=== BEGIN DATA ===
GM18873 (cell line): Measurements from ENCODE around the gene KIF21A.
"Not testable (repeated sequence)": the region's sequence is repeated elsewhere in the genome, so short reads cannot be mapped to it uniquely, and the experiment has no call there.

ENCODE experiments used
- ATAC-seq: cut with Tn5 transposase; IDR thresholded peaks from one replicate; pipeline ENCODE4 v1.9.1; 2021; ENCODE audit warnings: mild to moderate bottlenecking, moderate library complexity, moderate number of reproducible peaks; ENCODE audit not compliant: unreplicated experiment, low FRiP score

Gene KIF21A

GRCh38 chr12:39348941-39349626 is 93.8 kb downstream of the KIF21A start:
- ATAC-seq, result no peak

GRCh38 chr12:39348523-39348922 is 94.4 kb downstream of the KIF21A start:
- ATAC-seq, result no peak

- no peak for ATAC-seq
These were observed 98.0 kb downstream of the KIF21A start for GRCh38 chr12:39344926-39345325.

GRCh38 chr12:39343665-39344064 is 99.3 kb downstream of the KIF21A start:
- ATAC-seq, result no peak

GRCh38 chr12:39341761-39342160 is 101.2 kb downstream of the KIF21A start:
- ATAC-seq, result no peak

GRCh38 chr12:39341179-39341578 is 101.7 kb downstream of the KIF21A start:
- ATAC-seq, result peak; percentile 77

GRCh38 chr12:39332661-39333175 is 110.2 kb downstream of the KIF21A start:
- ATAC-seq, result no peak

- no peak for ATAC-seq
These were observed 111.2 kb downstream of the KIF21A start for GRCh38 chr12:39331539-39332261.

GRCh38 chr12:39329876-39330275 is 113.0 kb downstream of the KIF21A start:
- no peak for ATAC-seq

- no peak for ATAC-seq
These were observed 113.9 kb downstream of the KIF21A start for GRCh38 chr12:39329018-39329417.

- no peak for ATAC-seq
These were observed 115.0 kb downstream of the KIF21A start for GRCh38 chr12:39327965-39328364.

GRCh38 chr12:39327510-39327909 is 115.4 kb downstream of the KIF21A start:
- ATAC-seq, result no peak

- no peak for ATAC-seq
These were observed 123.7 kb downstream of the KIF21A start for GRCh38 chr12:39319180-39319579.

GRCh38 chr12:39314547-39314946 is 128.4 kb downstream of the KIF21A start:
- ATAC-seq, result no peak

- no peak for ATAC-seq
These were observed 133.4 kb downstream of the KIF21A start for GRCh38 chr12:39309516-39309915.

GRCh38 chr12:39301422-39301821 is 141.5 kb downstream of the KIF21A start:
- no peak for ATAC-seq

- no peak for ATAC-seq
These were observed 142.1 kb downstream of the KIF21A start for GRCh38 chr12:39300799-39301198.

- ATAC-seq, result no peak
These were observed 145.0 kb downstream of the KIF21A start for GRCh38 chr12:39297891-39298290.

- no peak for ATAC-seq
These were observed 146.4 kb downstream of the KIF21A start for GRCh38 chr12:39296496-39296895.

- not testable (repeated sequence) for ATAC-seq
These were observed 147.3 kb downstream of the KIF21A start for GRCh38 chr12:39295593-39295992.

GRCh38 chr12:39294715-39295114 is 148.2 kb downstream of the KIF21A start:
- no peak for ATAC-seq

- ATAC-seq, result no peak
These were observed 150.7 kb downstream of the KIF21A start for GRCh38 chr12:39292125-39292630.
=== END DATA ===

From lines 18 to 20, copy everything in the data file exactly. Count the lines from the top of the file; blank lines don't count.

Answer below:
GRCh38 chr12:39332661-39333175 is 110.2 kb downstream of the KIF21A start:
- ATAC-seq, result no peak

- no peak for ATAC-seq